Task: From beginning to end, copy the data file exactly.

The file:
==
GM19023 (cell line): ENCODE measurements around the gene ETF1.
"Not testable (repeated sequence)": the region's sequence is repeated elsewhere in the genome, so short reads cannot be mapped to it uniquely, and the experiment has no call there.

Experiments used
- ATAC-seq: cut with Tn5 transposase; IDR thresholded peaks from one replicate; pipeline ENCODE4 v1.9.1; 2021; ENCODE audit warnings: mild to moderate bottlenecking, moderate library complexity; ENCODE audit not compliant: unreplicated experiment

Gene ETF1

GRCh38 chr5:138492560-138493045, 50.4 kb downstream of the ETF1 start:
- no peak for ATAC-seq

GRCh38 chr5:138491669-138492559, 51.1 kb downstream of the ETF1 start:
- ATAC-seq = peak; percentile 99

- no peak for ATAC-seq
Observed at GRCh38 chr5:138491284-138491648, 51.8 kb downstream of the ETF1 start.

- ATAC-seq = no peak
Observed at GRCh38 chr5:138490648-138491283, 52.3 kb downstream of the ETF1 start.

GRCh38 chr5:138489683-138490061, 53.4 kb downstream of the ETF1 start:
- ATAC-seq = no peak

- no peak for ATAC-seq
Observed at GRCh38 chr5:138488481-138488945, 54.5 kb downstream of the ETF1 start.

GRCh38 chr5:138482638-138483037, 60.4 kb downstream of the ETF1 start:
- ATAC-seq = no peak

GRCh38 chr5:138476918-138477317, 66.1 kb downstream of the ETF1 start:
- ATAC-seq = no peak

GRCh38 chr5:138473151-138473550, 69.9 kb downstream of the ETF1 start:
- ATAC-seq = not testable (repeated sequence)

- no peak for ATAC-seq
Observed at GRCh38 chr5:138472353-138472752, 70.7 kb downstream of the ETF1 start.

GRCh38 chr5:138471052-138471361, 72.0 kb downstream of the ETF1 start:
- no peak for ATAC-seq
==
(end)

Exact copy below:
GM19023 (cell line): ENCODE measurements around the gene ETF1.
"Not testable (repeated sequence)": the region's sequence is repeated elsewhere in the genome, so short reads cannot be mapped to it uniquely, and the experiment has no call there.

Experiments used
- ATAC-seq: cut with Tn5 transposase; IDR thresholded peaks from one replicate; pipeline ENCODE4 v1.9.1; 2021; ENCODE audit warnings: mild to moderate bottlenecking, moderate library complexity; ENCODE audit not compliant: unreplicated experiment

Gene ETF1

GRCh38 chr5:138492560-138493045, 50.4 kb downstream of the ETF1 start:
- no peak for ATAC-seq

GRCh38 chr5:138491669-138492559, 51.1 kb downstream of the ETF1 start:
- ATAC-seq = peak; percentile 99

- no peak for ATAC-seq
Observed at GRCh38 chr5:138491284-138491648, 51.8 kb downstream of the ETF1 start.

- ATAC-seq = no peak
Observed at GRCh38 chr5:138490648-138491283, 52.3 kb downstream of the ETF1 start.

GRCh38 chr5:138489683-138490061, 53.4 kb downstream of the ETF1 start:
- ATAC-seq = no peak

- no peak for ATAC-seq
Observed at GRCh38 chr5:138488481-138488945, 54.5 kb downstream of the ETF1 start.

GRCh38 chr5:138482638-138483037, 60.4 kb downstream of the ETF1 start:
- ATAC-seq = no peak

GRCh38 chr5:138476918-138477317, 66.1 kb downstream of the ETF1 start:
- ATAC-seq = no peak

GRCh38 chr5:138473151-138473550, 69.9 kb downstream of the ETF1 start:
- ATAC-seq = not testable (repeated sequence)

- no peak for ATAC-seq
Observed at GRCh38 chr5:138472353-138472752, 70.7 kb downstream of the ETF1 start.

GRCh38 chr5:138471052-138471361, 72.0 kb downstream of the ETF1 start:
- no peak for ATAC-seq